Jesus’s name comes up often in Spain, not least because it’s a perfectly acceptable name for a man (often for women as well: María Jesús), whereas in most other Christian countries the moniker is reserved solely to refer to Jesus Christ.
But there’s another common use of Jesus’s name that comes up often in Spain.
Someone sneezes, and the person closest to them – even if they’re a complete stranger – will shout ¡Jesús!, to which the sneezer will reply gracias (thank you).
It’s similar to how English speakers will respond to a sneeze with ‘bless you’, or French speakers will say ‘santé’, but why do Spaniards choose instead to name Christ?
According to Spanish priest Jesús Luis Sacristán in an interview with Cadena Ser, “in ancient times, both Romans and Greeks thought that sneezing was a sign that the gods were warning you of something, a divine warning” as it was already understood that consistent sneezing could precede illness.
Obviously, Greeks and Romans weren’t uttering Jesus’s name back then, but instead shouting ‘May Zeus save you’, or ‘Hail!’.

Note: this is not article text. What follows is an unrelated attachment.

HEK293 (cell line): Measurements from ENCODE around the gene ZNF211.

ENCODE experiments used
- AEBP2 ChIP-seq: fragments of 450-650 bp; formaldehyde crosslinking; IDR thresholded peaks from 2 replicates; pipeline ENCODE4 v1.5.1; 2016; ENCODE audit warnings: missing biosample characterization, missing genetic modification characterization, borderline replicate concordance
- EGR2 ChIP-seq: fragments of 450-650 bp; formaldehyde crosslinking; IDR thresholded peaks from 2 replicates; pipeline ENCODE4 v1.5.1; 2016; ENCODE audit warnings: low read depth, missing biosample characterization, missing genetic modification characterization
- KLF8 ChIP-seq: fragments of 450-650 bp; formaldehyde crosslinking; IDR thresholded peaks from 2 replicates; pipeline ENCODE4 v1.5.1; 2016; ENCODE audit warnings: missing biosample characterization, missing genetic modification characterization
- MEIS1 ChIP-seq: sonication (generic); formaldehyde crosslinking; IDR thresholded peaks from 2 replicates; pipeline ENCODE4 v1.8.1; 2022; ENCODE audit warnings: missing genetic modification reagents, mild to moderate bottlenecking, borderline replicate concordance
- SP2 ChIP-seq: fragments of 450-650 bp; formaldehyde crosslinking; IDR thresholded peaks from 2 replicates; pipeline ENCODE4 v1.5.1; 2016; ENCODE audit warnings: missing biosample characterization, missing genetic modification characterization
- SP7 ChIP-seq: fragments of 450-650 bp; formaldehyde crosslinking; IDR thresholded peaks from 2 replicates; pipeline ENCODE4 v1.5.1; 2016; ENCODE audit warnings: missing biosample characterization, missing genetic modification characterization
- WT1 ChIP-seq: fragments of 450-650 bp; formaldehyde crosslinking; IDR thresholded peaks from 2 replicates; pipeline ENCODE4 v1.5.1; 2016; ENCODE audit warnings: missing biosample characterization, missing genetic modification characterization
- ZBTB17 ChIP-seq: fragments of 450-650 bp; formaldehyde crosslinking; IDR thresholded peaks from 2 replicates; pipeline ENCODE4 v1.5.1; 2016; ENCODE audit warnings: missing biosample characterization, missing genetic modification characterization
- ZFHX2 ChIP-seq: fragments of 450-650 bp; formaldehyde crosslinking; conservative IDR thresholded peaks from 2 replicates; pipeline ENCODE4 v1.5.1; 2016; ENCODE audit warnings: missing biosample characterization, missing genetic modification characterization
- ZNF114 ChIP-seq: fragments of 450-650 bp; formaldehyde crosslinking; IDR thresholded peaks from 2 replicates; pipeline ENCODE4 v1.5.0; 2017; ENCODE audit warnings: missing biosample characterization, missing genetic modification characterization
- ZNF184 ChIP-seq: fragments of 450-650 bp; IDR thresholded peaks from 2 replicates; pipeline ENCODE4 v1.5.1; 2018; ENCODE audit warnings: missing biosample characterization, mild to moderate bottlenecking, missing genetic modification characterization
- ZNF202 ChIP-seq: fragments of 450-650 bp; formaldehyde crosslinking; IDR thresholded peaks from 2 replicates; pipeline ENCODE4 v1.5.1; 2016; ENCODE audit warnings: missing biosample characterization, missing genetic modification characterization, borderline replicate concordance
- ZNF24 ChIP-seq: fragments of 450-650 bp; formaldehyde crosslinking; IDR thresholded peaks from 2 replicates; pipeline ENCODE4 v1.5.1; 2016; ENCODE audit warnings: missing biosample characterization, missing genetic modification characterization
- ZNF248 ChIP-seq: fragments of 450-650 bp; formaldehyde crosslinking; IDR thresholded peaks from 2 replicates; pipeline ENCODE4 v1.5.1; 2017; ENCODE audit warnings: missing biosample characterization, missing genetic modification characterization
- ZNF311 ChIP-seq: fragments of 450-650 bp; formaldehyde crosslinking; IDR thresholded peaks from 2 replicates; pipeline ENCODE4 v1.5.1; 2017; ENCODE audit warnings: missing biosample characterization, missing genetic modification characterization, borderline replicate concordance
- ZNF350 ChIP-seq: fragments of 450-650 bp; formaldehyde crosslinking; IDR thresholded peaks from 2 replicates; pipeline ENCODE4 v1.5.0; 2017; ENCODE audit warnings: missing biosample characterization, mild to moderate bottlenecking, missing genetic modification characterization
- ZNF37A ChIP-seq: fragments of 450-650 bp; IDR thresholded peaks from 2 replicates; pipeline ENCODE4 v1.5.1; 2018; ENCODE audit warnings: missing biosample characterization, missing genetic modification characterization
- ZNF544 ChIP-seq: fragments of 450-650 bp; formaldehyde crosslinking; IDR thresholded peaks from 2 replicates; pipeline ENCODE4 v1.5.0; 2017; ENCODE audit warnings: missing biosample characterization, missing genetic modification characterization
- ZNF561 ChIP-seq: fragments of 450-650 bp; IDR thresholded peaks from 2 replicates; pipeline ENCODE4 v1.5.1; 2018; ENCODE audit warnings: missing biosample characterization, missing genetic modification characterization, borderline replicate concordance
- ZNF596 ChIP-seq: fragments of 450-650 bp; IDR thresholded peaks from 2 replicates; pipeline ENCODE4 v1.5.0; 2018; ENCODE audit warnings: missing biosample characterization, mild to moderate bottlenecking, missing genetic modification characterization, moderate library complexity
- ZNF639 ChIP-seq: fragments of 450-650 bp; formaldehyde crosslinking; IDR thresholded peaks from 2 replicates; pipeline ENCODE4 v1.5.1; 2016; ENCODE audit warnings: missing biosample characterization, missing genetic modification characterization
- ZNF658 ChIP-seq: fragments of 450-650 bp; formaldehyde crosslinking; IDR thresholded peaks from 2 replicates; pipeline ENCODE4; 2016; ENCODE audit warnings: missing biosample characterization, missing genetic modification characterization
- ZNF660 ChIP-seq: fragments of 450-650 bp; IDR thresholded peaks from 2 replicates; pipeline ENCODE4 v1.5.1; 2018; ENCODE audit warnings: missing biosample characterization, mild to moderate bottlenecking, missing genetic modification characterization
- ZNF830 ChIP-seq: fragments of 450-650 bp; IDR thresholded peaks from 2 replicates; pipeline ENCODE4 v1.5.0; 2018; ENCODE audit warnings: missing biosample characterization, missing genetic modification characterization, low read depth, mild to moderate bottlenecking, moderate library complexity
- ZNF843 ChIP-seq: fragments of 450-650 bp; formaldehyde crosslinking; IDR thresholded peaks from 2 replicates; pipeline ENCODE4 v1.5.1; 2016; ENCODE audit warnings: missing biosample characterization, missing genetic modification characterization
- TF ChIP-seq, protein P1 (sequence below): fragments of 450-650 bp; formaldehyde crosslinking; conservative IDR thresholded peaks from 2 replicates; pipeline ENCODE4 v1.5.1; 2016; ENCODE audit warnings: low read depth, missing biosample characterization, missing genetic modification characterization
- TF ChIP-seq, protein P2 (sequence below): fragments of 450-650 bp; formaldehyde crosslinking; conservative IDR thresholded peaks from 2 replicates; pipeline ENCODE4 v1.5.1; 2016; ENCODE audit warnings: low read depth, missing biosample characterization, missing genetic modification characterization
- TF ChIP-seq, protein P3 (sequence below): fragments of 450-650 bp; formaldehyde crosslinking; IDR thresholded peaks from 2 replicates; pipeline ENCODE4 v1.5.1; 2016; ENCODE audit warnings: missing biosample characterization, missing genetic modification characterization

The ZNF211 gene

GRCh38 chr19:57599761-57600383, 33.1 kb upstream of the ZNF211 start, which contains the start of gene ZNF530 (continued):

With the advent of Christianity and devout Catholicism in Spain, this old tradition of praising the gods took on a more alarmist approach in that sneezes were considered to represent the devil’s attempted entry into our bodies.
Inquisition-wary Spaniards would reportedly shout Jesus’s name out loud several times, which eventually gave way to saying His name just once.
The tradition of uttering Jesus’s name post-estornudo (sneeze) didn’t spread to other Catholic countries however, in a similar way to how Jesus isn’t a man’s name in France and Italy.
Nowadays, you are perhaps more likely to hear a Spaniard say ‘salud’ (health) after a sneeze, especially as an increasing number of people in Spain are no longer religious.